Unbelievably, it's been uphill fight.
Dr. Rivas-Rodriquez has been given lip service by Ken Burns and the empty suits at PBS regarding the inclusion of the Latino experience and contributions in The War, but little action.
Thankfully, Dr. Rivas-Rodriquez has worked diligently since 1999 to collect the stories of the nation's quickly diminishing WWII veterans. She's captured and preserved their stories in A Legacy Greater Than Words: Stories of U.S. Latinos and Latinas of the WWII Generation. (See the write-up below)
Dr. Rivas-Rodriquez will NOT allow Latino veterans to be written out of the historical record of WWII.
Dr. Rivas-Rodriquez has taken her cause national. She founded Defend The Honor, an online campaign to get the word out about the disgraceful actions of Ken Burns and PBS. And this week, in the nation's capitol, Dr. Rivas-Rodriquez convened a meeting of leaders concerned about the disrespectful actions of PBS and Ken Burns towards Latinos and Latino WWII veterans. The group committed to a number of actions which will unfold over the next months and years.
In the interim, sign this petition letting PBS and its affiliates know that you support the Defend The Honor campaign to include the rich history of Latino service during WWII in Ken Burn’s documentary, The War.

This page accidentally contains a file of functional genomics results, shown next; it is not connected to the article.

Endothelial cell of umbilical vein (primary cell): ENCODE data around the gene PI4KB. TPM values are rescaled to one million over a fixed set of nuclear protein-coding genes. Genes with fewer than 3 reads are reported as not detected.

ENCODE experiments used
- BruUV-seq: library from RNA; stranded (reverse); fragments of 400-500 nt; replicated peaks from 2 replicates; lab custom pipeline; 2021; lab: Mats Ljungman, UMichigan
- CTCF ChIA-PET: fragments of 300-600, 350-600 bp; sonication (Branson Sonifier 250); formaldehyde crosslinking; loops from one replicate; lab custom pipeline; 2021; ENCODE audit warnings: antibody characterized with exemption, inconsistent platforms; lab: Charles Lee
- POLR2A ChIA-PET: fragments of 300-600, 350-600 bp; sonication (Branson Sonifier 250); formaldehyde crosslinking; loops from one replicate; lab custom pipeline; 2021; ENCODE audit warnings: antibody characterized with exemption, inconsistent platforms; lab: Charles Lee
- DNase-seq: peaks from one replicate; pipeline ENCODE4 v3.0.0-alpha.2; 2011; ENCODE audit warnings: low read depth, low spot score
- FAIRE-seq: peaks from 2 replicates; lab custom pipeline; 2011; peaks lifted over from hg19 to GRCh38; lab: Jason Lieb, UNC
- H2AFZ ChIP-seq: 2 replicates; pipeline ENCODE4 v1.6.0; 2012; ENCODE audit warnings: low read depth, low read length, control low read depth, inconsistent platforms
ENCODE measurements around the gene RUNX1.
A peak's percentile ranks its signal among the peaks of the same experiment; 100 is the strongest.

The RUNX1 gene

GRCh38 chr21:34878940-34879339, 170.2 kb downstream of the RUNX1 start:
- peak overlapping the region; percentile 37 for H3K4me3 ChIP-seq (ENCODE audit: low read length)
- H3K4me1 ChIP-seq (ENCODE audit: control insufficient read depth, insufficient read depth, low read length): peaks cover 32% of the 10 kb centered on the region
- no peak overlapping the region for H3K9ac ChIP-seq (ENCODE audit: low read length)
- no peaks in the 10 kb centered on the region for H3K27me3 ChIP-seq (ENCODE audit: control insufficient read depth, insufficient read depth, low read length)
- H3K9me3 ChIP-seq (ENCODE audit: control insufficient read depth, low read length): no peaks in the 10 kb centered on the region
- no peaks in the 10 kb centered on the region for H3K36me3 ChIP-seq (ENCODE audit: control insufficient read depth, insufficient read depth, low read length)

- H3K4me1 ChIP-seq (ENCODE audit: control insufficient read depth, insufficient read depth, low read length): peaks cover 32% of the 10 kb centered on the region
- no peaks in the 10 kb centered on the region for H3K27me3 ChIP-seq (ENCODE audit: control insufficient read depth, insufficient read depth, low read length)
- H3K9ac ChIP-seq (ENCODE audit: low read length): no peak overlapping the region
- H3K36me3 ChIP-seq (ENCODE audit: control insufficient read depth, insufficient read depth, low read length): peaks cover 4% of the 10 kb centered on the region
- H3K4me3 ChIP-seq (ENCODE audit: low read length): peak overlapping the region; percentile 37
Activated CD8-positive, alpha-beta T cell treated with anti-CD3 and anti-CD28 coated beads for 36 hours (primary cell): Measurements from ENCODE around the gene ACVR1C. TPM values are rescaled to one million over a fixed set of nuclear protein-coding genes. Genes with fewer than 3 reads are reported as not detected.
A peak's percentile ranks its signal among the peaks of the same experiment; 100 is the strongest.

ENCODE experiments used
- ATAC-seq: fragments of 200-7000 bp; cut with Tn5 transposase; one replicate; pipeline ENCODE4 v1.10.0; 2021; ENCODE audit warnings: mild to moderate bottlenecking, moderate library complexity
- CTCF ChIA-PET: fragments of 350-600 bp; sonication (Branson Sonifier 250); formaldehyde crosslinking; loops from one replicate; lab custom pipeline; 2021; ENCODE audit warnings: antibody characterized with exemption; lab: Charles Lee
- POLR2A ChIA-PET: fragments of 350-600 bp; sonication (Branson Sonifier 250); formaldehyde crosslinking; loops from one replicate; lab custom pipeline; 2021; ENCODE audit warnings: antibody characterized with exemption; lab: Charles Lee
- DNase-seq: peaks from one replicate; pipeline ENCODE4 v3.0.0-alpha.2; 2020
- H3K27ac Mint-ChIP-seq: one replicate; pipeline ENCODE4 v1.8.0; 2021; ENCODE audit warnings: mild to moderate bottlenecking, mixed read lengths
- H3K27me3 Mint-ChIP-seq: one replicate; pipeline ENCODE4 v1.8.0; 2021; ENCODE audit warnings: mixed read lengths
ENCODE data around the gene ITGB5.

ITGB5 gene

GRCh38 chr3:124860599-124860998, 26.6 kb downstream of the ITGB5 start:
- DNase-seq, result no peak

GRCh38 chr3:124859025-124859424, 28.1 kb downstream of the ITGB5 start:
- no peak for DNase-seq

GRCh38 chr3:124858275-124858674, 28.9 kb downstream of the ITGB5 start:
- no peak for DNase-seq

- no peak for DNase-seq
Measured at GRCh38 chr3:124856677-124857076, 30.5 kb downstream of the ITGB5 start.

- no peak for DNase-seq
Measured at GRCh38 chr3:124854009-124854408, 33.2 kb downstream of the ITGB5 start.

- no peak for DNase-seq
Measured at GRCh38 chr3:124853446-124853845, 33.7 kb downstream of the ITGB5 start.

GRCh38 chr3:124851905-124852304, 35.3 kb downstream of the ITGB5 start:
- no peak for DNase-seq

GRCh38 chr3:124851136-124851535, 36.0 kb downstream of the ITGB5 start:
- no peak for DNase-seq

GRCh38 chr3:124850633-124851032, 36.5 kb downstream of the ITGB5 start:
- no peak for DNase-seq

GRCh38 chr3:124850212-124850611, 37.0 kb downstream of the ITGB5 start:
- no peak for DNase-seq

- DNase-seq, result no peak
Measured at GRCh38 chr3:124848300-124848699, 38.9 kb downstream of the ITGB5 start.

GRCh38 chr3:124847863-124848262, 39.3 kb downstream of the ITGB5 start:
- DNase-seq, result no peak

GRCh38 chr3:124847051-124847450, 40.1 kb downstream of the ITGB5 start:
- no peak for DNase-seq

A Legacy Greater Than Words: Stories of U.S. Latinos and Latinas of the WWII Generation(by Maggie Rivas-Rodriguez, University of Texas Austin - May 1, 2006)
Since 1999, the U.S. Latino & Latina WWII Oral History Project at the University of Texas at Austin has captured the untold stories of this WWII generation. Altogether, the project videotaped more than five hundred interviews throughout the country and in Puerto Rico and Mexico.
This volume features summaries of the interviews and photographs of the individuals. Among the people included are Mexican American civil rights leaders such as Pete Tijerina and Albert Armendariz of the Mexican American Legal Defense and Educational Fund (MALDEF) and Virgilio Roel of the League of United Latin American Citizens (LULAC). Others are community leaders such as Pete and Elena Gallego of Alpine, Texas, and military leaders such as Colonel Hank Cervantes and flying ace Richard Candelaria. Women who served in the military are also included. There are academic trailblazers, too, such as Frank Bonilla, who became a major figure in Puerto Rican studies. And there are a few Latinos who describe serving in segregated "colored" units during the war, as their physical features placed them in African American communities.
Overall, the vast majority of the men and women interviewed in A Legacy Greater Than Words led private lives, and their stories chronicle the everyday existence of Latinos in the 1930s and 1940s—stories that generally have been omitted from historical accounts of either the Great Depression or World War II.
Fight for inclusion gets Latinos in 'The War'
Hacen justicia con libro a veteranos
Defend the Honor: A National Latino Town Hall Meeting
Salute Latinos for defending America
The Final Say: Maggie Rivas-Rodriguez